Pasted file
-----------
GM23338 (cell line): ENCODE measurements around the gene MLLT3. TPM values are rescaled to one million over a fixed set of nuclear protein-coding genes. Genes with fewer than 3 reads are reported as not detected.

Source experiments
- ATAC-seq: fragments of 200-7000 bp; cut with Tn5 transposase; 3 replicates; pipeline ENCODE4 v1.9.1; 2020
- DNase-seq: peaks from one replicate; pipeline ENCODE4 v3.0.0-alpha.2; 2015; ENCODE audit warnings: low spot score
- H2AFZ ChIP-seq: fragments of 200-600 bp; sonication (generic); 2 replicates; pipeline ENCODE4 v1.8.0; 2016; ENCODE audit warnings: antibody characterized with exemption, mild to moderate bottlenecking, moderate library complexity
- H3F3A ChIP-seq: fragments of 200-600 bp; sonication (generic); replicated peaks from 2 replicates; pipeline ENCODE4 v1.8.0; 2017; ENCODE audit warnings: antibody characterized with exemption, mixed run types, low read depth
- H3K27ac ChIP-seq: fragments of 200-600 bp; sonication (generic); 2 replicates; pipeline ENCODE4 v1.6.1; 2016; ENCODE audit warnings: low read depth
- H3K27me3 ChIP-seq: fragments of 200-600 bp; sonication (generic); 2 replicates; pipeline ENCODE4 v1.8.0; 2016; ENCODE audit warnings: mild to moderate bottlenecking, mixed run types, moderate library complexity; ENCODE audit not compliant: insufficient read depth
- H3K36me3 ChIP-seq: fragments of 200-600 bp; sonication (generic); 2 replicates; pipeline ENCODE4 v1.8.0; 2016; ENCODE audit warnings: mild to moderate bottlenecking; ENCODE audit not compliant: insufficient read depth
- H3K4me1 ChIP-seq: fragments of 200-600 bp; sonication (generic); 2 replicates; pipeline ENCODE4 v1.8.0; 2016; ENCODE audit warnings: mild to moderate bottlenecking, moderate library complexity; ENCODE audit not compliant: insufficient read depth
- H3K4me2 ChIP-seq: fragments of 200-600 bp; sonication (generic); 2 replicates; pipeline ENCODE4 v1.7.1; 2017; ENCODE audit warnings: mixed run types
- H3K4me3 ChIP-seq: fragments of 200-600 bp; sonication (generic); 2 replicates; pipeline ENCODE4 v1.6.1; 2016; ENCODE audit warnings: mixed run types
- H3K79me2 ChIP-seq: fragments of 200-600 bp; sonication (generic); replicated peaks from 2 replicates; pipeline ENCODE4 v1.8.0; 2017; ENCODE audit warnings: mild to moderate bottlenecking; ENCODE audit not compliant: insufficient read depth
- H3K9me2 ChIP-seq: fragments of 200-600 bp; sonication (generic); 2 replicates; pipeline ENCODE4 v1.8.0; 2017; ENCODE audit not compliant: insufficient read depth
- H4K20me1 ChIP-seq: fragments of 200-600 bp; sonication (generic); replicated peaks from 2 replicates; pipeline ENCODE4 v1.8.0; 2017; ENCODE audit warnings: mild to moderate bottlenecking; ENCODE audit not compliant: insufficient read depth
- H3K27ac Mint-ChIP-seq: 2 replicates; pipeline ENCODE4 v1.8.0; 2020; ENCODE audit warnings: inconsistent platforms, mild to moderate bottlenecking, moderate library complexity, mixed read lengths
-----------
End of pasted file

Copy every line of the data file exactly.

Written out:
GM23338 (cell line): ENCODE measurements around the gene MLLT3. TPM values are rescaled to one million over a fixed set of nuclear protein-coding genes. Genes with fewer than 3 reads are reported as not detected.

Source experiments
- ATAC-seq: fragments of 200-7000 bp; cut with Tn5 transposase; 3 replicates; pipeline ENCODE4 v1.9.1; 2020
- DNase-seq: peaks from one replicate; pipeline ENCODE4 v3.0.0-alpha.2; 2015; ENCODE audit warnings: low spot score
- H2AFZ ChIP-seq: fragments of 200-600 bp; sonication (generic); 2 replicates; pipeline ENCODE4 v1.8.0; 2016; ENCODE audit warnings: antibody characterized with exemption, mild to moderate bottlenecking, moderate library complexity
- H3F3A ChIP-seq: fragments of 200-600 bp; sonication (generic); replicated peaks from 2 replicates; pipeline ENCODE4 v1.8.0; 2017; ENCODE audit warnings: antibody characterized with exemption, mixed run types, low read depth
- H3K27ac ChIP-seq: fragments of 200-600 bp; sonication (generic); 2 replicates; pipeline ENCODE4 v1.6.1; 2016; ENCODE audit warnings: low read depth
- H3K27me3 ChIP-seq: fragments of 200-600 bp; sonication (generic); 2 replicates; pipeline ENCODE4 v1.8.0; 2016; ENCODE audit warnings: mild to moderate bottlenecking, mixed run types, moderate library complexity; ENCODE audit not compliant: insufficient read depth
- H3K36me3 ChIP-seq: fragments of 200-600 bp; sonication (generic); 2 replicates; pipeline ENCODE4 v1.8.0; 2016; ENCODE audit warnings: mild to moderate bottlenecking; ENCODE audit not compliant: insufficient read depth
- H3K4me1 ChIP-seq: fragments of 200-600 bp; sonication (generic); 2 replicates; pipeline ENCODE4 v1.8.0; 2016; ENCODE audit warnings: mild to moderate bottlenecking, moderate library complexity; ENCODE audit not compliant: insufficient read depth
- H3K4me2 ChIP-seq: fragments of 200-600 bp; sonication (generic); 2 replicates; pipeline ENCODE4 v1.7.1; 2017; ENCODE audit warnings: mixed run types
- H3K4me3 ChIP-seq: fragments of 200-600 bp; sonication (generic); 2 replicates; pipeline ENCODE4 v1.6.1; 2016; ENCODE audit warnings: mixed run types
- H3K79me2 ChIP-seq: fragments of 200-600 bp; sonication (generic); replicated peaks from 2 replicates; pipeline ENCODE4 v1.8.0; 2017; ENCODE audit warnings: mild to moderate bottlenecking; ENCODE audit not compliant: insufficient read depth
- H3K9me2 ChIP-seq: fragments of 200-600 bp; sonication (generic); 2 replicates; pipeline ENCODE4 v1.8.0; 2017; ENCODE audit not compliant: insufficient read depth
- H4K20me1 ChIP-seq: fragments of 200-600 bp; sonication (generic); replicated peaks from 2 replicates; pipeline ENCODE4 v1.8.0; 2017; ENCODE audit warnings: mild to moderate bottlenecking; ENCODE audit not compliant: insufficient read depth
- H3K27ac Mint-ChIP-seq: 2 replicates; pipeline ENCODE4 v1.8.0; 2020; ENCODE audit warnings: inconsistent platforms, mild to moderate bottlenecking, moderate library complexity, mixed read lengths